Ah. I'm home after a day in town, doctor/store/store/pharmacy/store/pharmacy again. The roads were wet and easy to drive as this thaw continues. Getting out was a little more exciting – I did some sluing around in the foot of slush and had to back up and try the curvy hill again. I came splorting out of the drive, landed sideways in the road, and couldn't get any grip on the slickness to go up the hill. Had to weasel around and go down and around. Messy and inelegant, but not difficult.
Two town days in a row wipe me out. My MS guy was great, though. He offered the new MS drug again, and I refused, and we moved on. It's oralzibub or some damn thing, the first big drug for PPMS. (Ocrelizumab, actually. Those drug companies really need some help naming their concoctions.) Studies show it may slow the progression of MS by targeting certain B cells thought to contribute to myelin damage. That's a little too vague to appeal to me. "We don't know what causes MS and we don't know why this might work, but we think it could, and you should give us $30,000 a year to take it..." And since I'm soon to be without insurance, there will be no $30,000-a-year drugs.
We talked about the Wheldon protocol, using long-term antibiotics to kill underlying infections that may trigger MS. David Wheldon is a British microbiologist whose wife came down with incredibly aggressive MS. She's regained 90 percent of her pre-MS function and is doing very well. My doc is skeptical, since there are no clinical studies of this approach. Wheldon apologizes for that, but says he'd be a widower if he waited for clinical trials. And antibiotics are no longer under patent, so no drug company is going invest the millions that trials cost. I'll consider going that route if MS starts messing with my right hand. None of the big drug treatments offer the hope of regaining lost ground – only slowing the inevitable decline. Antibiotics I can handle – not so sure about oralzibub (onozimab? Beelzebub?). But for now, I'm going with not working, with resting, with quiet, with mindfulness, with spending time with my animals and my people. And working to get Vitamin B12 and D levels up.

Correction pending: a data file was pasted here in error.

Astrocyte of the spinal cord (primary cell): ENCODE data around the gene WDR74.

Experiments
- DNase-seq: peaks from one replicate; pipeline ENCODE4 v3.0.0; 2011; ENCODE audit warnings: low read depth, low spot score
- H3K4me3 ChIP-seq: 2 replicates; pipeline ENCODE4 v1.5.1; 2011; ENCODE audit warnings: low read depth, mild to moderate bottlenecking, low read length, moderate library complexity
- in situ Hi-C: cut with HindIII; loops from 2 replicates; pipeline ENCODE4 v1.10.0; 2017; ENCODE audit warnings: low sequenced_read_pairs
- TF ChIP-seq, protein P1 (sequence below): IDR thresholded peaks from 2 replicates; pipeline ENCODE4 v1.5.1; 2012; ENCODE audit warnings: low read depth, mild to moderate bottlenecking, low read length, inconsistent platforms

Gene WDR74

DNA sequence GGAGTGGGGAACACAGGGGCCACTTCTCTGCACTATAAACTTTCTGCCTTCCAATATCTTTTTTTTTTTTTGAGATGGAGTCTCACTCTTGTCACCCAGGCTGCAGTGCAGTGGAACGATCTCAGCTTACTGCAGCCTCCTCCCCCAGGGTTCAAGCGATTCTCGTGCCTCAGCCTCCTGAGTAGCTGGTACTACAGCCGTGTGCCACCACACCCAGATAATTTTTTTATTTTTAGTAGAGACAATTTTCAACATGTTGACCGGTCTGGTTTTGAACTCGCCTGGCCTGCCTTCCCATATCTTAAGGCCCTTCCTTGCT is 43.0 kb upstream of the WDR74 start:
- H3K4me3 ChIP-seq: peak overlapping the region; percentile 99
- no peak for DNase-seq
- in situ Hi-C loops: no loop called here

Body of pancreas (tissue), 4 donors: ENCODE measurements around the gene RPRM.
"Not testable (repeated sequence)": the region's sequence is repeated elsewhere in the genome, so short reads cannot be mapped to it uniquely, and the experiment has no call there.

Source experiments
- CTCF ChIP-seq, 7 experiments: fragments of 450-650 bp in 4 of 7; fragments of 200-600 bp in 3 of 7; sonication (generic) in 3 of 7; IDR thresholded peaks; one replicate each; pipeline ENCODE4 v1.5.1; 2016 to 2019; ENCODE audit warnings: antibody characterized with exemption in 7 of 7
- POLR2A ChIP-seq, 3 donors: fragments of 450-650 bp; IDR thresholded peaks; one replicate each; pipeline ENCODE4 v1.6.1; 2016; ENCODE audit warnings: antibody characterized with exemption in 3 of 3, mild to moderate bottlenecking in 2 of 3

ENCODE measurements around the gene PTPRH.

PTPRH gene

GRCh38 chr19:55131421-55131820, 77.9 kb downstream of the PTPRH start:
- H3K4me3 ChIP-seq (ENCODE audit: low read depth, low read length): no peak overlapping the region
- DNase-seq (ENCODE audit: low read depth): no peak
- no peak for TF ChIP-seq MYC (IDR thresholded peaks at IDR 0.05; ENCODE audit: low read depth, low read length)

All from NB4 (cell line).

Anyway, he suggested Ritalin as a help with MS fatigue. I'll try it, and continue with it, or not. It's up to me. Nice man. He listens to me, seems to understand what I'm saying, and is flexible. I've had neurologists recommend some treatment, and refuse to see me again when I hesitated or declined.
Shop shop shop, I did. Earl was angelic, waiting patiently in the car while I shopped. He is mi compañero. He received bagels. (Snap! Snap! Gone.)
And we finally, FINALLY! slued through the slushy driveway and dropped into the bare spot in front of the house. Sigh. There is no place on earth I would prefer to be. I was so grateful to be here. The lights were on and the fire was warm and C. unloaded the car. Home is very, very good, and I am lucky to have such a one.